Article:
How to Stop Spam Mail

Written by Herman Drost

Part 1 of this article ( discussed how to efficiently organize your email so you can spend more time on building a profitable business.

One ofrepparttar most annoying aspects of dealing with incoming email is spam mail (unsolicited email). It fills up your email box, takes up your precious time, and seems to only get worse. You may even delete your personal or business email that was mistaken for spam mail.

This could result in lost business to you.

In Part 2 of this article you will discover solutions to help you stop spam mail. This allows you to spend more time building a profitable business.

Apart from just hittingrepparttar 132725 delete button each day here are some timesaving solutions:

1. Userepparttar 132726 filters orrepparttar 132727 message rules of your email client.

a) In outlook express (since it isrepparttar 132728 most popular email client) go to tools - message rules - mail - mail rules - new

b) Under "select conditions for your rule", check "whererepparttar 132729 subject line contains specific words".

c) Under "selectrepparttar 132730 actions for your rule" check "delete it".

d) Under "rule description" click on "contains specific words" - enter words or phrases that you never wish to receive again.

e) Under "name of rule" provide an appropriate name forrepparttar 132731 rule ie JUNK.

f) Click OK

Creating this JUNK rule will automatically delete emails containingrepparttar 132732 specific words or phrases you entered.

There are many other rules you can apply (ie move certain messages to specific folders automatically), depending on what you need.

Here are a couple of web sites that list phrases and keywords frequently used in spam mail:

2. Use anti-spam software.

You can install software either on your computer (client side) or on your web host (server side).

a) Client Side - software that resides on your computer.

The Anti-Spam Zealots who went to the FTC Spam Forum

Written by John Calder

Onrepparttar three days from April 30 through Friday, May 2, 2003, repparttar 132722 FTC (Federal Trade Commission) held a "Spam Forum" in Washington, D.C.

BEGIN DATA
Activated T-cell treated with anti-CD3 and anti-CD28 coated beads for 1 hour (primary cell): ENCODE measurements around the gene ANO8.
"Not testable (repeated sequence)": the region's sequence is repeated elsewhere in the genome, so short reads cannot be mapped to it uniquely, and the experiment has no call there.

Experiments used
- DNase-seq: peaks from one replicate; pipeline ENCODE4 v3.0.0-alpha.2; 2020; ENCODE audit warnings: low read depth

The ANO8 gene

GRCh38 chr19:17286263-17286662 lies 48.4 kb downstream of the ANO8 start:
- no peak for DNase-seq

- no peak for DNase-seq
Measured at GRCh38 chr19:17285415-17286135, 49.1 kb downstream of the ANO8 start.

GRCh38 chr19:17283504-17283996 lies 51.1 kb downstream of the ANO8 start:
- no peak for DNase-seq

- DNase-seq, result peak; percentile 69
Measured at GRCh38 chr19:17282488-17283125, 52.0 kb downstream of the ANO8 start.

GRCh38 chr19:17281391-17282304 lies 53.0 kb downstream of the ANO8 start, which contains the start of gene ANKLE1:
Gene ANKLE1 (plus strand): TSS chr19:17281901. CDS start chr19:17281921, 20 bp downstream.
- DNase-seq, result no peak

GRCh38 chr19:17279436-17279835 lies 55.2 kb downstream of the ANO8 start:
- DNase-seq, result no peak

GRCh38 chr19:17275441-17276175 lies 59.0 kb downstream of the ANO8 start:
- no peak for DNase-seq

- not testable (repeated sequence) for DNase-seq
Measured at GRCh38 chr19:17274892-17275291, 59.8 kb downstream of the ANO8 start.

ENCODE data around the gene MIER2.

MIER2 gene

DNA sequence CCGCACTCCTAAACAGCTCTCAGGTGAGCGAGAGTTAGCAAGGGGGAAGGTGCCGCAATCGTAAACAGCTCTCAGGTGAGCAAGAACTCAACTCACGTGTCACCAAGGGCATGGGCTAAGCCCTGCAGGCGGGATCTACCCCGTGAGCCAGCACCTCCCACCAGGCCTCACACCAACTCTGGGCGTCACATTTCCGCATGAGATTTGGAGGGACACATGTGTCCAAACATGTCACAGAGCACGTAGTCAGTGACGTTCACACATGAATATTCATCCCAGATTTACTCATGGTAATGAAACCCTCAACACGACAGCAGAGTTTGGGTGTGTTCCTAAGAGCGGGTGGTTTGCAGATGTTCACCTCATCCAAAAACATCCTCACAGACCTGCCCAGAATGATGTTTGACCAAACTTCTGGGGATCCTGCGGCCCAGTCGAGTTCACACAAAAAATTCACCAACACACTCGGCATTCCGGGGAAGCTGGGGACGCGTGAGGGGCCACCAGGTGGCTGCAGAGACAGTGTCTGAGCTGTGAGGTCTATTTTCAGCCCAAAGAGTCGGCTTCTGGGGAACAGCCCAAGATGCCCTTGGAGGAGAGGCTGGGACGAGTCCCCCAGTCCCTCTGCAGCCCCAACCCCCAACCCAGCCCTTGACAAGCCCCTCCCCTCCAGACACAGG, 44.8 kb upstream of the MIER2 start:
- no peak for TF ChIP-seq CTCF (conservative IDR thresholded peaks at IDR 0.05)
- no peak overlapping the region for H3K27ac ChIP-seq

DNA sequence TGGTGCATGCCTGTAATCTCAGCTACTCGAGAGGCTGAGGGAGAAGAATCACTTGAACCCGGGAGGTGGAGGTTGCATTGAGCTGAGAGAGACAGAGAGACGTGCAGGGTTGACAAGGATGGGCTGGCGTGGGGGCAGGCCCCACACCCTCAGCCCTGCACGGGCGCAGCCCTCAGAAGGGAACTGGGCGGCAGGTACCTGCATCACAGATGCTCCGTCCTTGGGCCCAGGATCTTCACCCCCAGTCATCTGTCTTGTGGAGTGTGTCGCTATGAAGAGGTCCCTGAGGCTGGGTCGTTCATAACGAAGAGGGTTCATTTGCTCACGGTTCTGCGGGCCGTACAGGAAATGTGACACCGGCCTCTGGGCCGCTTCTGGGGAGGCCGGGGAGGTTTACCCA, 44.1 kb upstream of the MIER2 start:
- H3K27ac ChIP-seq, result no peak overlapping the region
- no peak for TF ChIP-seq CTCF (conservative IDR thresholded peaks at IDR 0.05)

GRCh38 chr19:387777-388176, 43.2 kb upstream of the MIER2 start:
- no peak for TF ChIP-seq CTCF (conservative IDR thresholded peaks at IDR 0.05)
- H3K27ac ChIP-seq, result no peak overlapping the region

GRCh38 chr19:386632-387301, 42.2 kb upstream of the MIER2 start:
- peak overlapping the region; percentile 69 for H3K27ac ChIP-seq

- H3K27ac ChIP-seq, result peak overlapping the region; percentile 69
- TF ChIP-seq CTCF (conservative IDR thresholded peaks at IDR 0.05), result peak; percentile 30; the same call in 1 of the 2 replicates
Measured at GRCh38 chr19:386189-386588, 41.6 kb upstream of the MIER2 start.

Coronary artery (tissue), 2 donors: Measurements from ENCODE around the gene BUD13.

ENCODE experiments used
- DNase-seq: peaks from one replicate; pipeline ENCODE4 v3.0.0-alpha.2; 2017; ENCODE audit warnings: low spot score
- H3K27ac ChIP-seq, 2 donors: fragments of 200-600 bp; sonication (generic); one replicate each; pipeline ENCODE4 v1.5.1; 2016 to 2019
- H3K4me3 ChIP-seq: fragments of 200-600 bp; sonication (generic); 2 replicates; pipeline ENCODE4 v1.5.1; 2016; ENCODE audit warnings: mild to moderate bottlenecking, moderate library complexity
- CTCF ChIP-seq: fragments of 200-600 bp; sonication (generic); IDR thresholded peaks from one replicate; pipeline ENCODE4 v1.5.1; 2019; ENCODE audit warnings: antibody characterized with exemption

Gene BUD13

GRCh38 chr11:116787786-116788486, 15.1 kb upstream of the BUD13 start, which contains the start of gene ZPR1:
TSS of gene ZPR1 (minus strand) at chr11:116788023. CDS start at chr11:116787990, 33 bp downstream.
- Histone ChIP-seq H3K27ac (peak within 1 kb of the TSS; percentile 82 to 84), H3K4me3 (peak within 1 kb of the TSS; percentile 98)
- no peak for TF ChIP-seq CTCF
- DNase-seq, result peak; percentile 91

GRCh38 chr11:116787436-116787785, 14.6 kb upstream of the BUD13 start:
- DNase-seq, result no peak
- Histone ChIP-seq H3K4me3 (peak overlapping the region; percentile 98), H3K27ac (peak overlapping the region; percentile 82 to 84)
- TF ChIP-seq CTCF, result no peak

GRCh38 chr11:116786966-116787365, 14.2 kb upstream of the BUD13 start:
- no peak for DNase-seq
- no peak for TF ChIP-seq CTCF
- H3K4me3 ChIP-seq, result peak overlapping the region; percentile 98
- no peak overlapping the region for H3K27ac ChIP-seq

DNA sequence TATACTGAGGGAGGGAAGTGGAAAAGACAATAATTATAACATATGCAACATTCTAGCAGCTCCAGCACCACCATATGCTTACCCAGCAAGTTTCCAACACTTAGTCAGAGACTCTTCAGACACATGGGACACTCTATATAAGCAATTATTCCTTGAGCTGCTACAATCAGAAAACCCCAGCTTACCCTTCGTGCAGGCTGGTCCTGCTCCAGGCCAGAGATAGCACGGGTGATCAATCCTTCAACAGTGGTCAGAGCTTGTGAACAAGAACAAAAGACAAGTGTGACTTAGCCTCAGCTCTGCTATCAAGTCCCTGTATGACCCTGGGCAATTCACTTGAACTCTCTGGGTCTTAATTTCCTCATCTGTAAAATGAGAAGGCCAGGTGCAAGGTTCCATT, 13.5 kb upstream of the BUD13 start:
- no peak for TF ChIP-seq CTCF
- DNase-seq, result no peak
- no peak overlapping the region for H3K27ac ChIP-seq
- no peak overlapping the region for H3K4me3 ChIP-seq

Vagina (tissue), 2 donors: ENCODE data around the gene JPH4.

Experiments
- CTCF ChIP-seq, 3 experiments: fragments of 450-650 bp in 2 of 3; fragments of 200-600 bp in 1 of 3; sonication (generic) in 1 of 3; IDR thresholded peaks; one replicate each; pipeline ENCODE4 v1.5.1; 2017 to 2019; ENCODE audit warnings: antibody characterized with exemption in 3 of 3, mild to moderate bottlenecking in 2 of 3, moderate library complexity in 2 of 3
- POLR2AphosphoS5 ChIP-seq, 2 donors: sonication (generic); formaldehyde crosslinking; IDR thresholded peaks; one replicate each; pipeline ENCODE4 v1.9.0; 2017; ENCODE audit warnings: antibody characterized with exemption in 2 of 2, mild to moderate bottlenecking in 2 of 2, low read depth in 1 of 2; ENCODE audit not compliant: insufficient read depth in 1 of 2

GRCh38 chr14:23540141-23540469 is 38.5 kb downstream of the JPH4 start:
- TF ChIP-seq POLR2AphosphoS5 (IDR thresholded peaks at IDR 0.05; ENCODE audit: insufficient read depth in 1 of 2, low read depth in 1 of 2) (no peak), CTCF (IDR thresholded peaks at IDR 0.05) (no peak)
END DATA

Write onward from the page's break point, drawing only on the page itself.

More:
According torepparttar 132723 FTC website,repparttar 132724 purpose of this forum was "to addressrepparttar 132725 proliferation of unsolicited commercial e-mail and to explorerepparttar 132726 technical, legal, and financial issues associated with it."

Whilerepparttar 132727 FTC and other government entities try to figure out how they can legally addressrepparttar 132728 Spam issue, they are doing so without consulting with those of us who run small businesses online. Ofrepparttar 132729 97 people who spoke atrepparttar 132730 forum,repparttar 132731 majority was technicians and lawyers who representrepparttar 132732 ISP's and Anti-Spam companies. A few ofrepparttar 132733 people even represented large bulk email companies.

Forum participants could not even agree on a proper definition of "spam" --- yet they propose that they arerepparttar 132734 best qualified to help writerepparttar 132735 laws that will eliminate spam?

My question is this, who representedrepparttar 132736 small business owner andrepparttar 132737 small publishers atrepparttar 132738 FTC spam forum? No one really. It was not becauserepparttar 132739 small business segment did not have representatives willing to speak on their behalf. In fact, both and --- both of whom represent small online businesses --- had petitioned to have their representatives speak atrepparttar 132740 forum, but both were turned down.

You can readrepparttar 132741 list ofrepparttar 132742 people who DID speak atrepparttar 132743 FTC "Spam Forum" at:

Should you honestly believerepparttar 132744 anti-spam profiteers had your interests in mind when they hadrepparttar 132745 opportunity to speak to repparttar 132746 FTC?

Here are some ofrepparttar 132747 anti-spam profiteers who found representation atrepparttar 132748 FTC "Spam Forum":

Mail Abuse Prevention System (MAPS) SpamCon Foundation SpamCop The Spamhaus Project Habeas

Even inrepparttar 132749 hallowed lists ofrepparttar 132750 anti-spam zealots,repparttar 132751 profiteers aren't taken very seriously sometimes. When addressing Anne P. Mitchell, Esq., CEO of Habeas, Inc., a member ofrepparttar 132752 SPAM-L list suggested:

"What makes you think that 'we' trust Habeas any more than any other organisation whose business model depends on spam continuing to exist in order to stay in business."

Good point.

William Waggoner, founder of AAW Marketing LLC in Las Vegas, Nevada, did actually support my own point of view. He suggested atrepparttar 132753 "Spam Forum" that technology techniques like spam filtering hurts even legitimate email marketers!

You know whom Mr. Waggoner was talking about. He was talking about those e-mail marketers who have actually acquired permission fromrepparttar 132754 email recipient to send them commercial email.

When someone inrepparttar 132755 forum audience laughed at his comment, Waggoner fired back, "You think that's funny?"

So why did they laugh? This gets torepparttar 132756 heart of whyrepparttar 132757 FTC Spam Forum was bad news forrepparttar 132758 legitimate email marketer. Many anti-spam zealots do not believe that there is such a thing as "legitimate commercial email!"

TERM: Double Opt-in - Requires a subscriber to request a subscription and then to verifyrepparttar 132759 intention to subscribe by following a defined procedure.

Cont'd on page 2 ==> © 2005
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